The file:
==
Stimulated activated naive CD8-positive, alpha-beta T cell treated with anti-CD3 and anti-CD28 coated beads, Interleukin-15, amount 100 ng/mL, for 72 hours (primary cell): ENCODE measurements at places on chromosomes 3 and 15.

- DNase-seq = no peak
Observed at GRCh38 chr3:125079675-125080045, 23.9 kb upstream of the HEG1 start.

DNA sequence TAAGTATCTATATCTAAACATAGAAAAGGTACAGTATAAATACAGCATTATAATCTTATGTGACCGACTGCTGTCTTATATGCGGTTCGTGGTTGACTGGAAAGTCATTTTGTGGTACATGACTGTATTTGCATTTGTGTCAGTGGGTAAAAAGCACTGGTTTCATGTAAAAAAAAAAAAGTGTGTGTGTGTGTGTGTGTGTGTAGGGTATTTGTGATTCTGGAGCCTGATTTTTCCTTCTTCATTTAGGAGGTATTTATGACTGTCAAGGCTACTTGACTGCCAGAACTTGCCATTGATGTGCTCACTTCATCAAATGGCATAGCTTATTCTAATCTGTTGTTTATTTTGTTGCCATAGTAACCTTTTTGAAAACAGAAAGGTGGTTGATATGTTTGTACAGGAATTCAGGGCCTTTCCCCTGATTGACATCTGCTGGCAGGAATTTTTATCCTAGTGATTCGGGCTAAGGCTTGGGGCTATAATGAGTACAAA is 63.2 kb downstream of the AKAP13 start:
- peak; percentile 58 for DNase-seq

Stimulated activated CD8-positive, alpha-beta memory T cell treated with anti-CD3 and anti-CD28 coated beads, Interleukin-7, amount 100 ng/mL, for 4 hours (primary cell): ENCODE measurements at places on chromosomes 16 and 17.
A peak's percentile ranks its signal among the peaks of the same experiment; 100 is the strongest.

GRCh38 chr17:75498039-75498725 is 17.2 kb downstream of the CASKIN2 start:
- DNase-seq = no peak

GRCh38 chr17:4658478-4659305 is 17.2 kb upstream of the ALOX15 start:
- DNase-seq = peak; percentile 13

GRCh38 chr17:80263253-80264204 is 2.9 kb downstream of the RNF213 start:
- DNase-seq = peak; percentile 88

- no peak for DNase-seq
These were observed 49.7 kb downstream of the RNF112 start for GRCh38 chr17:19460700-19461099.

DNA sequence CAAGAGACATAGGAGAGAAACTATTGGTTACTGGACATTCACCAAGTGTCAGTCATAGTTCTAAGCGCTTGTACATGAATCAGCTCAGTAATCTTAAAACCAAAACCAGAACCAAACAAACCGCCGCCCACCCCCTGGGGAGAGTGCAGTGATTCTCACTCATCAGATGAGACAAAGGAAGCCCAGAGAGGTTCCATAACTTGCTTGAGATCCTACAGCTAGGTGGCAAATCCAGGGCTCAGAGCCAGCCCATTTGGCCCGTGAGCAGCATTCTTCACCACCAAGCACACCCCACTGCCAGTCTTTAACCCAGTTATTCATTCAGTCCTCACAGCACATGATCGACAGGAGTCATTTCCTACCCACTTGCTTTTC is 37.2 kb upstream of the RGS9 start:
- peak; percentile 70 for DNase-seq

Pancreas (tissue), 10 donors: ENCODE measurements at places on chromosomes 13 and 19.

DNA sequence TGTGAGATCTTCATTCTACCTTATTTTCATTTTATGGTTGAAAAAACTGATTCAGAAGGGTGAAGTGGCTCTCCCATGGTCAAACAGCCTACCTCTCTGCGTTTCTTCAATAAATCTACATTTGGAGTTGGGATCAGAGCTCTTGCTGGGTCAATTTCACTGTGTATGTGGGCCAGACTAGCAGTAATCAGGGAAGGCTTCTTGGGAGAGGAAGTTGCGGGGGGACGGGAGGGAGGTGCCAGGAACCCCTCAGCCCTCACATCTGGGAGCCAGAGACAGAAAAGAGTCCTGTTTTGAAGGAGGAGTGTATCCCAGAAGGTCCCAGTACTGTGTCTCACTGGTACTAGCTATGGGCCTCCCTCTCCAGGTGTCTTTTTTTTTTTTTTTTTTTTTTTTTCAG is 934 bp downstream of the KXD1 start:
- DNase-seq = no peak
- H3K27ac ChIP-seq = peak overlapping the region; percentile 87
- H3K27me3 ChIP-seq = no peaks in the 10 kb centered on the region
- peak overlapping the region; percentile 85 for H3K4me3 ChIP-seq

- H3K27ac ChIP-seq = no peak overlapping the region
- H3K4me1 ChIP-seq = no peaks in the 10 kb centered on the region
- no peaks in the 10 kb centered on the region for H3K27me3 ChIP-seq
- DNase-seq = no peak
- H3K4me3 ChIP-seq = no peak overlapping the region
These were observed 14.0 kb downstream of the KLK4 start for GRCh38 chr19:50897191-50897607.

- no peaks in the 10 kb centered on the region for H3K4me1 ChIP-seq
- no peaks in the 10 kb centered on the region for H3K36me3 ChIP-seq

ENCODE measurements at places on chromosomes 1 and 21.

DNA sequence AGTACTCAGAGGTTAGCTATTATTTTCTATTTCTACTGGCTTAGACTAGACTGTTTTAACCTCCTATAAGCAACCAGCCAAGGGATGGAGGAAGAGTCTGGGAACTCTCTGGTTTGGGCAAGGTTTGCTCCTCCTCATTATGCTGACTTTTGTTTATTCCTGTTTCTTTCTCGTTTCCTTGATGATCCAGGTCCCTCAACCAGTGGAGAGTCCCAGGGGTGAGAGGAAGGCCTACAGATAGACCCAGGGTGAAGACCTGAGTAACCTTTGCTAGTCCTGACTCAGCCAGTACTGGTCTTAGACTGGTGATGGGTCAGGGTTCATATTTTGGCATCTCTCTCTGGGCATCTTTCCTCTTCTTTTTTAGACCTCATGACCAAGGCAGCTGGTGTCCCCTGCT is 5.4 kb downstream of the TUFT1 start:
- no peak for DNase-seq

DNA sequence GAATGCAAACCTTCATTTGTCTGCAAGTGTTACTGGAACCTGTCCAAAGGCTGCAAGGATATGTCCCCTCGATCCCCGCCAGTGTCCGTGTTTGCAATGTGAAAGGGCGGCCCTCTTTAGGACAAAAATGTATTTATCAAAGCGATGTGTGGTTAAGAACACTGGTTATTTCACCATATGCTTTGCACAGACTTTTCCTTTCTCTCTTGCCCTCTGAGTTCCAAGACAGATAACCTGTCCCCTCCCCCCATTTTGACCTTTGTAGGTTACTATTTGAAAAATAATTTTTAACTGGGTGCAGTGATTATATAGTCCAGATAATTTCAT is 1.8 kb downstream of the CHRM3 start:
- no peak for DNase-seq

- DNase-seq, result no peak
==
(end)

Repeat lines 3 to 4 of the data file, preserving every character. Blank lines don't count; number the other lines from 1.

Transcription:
Observed at GRCh38 chr3:125079675-125080045, 23.9 kb upstream of the HEG1 start.

DNA sequence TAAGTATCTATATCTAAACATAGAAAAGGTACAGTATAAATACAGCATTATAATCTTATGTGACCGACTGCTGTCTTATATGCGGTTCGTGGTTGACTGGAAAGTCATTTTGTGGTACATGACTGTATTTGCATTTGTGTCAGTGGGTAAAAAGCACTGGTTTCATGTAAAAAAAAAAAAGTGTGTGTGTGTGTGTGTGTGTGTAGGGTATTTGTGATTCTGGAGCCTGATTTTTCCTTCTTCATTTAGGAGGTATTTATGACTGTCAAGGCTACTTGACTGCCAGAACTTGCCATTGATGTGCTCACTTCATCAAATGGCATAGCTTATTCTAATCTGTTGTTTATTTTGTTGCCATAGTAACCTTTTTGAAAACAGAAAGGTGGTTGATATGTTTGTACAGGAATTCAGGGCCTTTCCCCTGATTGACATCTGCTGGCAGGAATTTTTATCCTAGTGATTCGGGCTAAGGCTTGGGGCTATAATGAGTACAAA is 63.2 kb downstream of the AKAP13 start: